There are some common sense recommendations that parents can follow.

  1. BE HEALTHY.

Comply with all CDC and local and state guidelines and model good behavior for your children with intensive hand washing, wiping down surfaces and other objects that are frequently touched, and maintaining social distancing. This also means BE INFORMED. Stay in touch with the most reliable media sources. The New Jersey link is https://covid19.nj.gov/.

  1. BE COMPLIANT with court orders and custody agreements.

As much as possible, try to avoid reinventing the wheel despite the unusual circumstances. The custody agreement or court order exists to prevent endless haggling over the details of timesharing. Stick to the order unless there is a real safety concern.

  1. BE TRANSPARENT.

Provide honest information to your co-parent about any suspected or confirmed exposure to the virus and try to agree on what steps each of you will take to protect the child from exposure. Certainly, both parents should be informed at once if the child is exhibiting any possible symptoms of the virus.

  1. NOW IS THE TIME TO TRULY CO-PARENT.

Try to provide makeup time to the parent who missed out, if at all possible. Family law judges expect reasonable accommodations when they can be made and will take concerns raised in later filings about parents who are inflexible in highly unusual circumstances seriously. This is clearly uncharted territory. Nobody is saying to put a child at risk, but it is time to work together given the school closings and restrictions under Governor Murphy’s Executive Order 107 and 108. Under these orders, the public is allowed to travel to visit families including transporting children from one parent’s home to the other’s.

  1. BE UNDERSTANDING.

Adversity can become an opportunity for parents to come together and focus on what is best for the child. For many children, the strange days of the pandemic will leave vivid memories. It’s important for every child to know and remember that both parents did everything they could to explain what was happening and to keep their child safe.

  1. FIND A SILVER LINING

Although some parents, such as healthcare workers, may be working overtime, others are working from home or not working at all. Use this time to spend more quality time with your children whether that time is in-person or virtual. Now, more than ever, people are able to make meaningful connections from remote locations. Netflix Party allows people to watch movies together from remote locations and Zoom allows multiple family members and friends to connect from all over the world.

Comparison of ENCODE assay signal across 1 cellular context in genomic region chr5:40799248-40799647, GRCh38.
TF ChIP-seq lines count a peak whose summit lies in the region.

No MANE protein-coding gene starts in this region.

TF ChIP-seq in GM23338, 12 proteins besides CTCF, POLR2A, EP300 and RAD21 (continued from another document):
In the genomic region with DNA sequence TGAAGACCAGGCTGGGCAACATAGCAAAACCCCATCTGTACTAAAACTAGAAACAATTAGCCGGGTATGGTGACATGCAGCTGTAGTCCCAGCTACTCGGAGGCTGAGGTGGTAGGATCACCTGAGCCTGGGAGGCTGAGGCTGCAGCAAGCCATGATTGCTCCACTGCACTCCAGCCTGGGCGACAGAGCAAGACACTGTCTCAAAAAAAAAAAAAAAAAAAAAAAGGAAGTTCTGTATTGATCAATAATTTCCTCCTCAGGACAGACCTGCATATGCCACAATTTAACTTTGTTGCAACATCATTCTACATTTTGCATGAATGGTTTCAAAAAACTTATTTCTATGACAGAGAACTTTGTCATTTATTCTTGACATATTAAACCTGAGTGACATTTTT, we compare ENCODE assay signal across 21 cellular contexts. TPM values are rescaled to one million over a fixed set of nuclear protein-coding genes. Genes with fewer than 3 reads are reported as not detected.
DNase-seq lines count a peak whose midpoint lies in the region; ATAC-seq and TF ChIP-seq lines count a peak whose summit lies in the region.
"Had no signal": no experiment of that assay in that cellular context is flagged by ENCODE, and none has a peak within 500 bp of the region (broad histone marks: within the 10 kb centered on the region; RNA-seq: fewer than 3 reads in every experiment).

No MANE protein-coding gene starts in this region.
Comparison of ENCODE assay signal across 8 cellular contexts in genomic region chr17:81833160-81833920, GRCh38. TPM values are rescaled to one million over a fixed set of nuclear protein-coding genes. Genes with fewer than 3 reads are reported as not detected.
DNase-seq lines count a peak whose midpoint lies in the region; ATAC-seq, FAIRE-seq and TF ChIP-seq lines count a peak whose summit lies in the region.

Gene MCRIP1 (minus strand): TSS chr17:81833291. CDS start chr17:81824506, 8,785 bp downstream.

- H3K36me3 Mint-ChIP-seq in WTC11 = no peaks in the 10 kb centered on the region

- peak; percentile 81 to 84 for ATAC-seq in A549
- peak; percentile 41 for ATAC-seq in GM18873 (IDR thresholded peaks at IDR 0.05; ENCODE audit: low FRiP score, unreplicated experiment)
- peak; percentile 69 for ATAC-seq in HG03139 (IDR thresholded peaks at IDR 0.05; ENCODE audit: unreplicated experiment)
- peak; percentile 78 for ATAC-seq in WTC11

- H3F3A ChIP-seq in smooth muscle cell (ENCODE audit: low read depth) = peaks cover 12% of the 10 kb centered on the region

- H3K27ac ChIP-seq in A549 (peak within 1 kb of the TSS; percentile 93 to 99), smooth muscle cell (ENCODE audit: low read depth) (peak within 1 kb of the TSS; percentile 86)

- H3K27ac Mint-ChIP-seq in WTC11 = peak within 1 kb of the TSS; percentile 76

Most importantly, rise to the occasion to forge a new path to co-parenting in which both parents put the needs of their children first.

If you have concerns regarding parenting or custody issues and need to meet with the legal team at Burnham Douglass amid the Corona-virus outbreak, please call us at 856-229-0071 or contact us online. We will address any questions you may have. We are working by video conference, telephone and email to answer questions.

Our offices are located in Marlton and Northfield, New Jersey, and we serve clients throughout South Jersey, including Burlington County, Camden County, Gloucester County, Mercer County, and Atlantic County.

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A Message to Our Customers About Coronavirus COVID-19:
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A Message to Our Clients About Coronavirus COVID-19:

In compliance with Governor Murphy's order for businesses in New Jersey, our offices are now closed to the public. Our attorneys and staff continue to work remotely to serve all of your legal needs.

We will conduct video phone conferences and can work with our clients through various modes of technology including online file sharing and virtual meetings. Documents can be exchanged through secure drives and email.

If you have questions regarding your case, please contact the legal team at Burnham Douglass amid the Coronavirus outbreak, please call us at 856-229-0071 or contact us online.

Stay safe, stay healthy.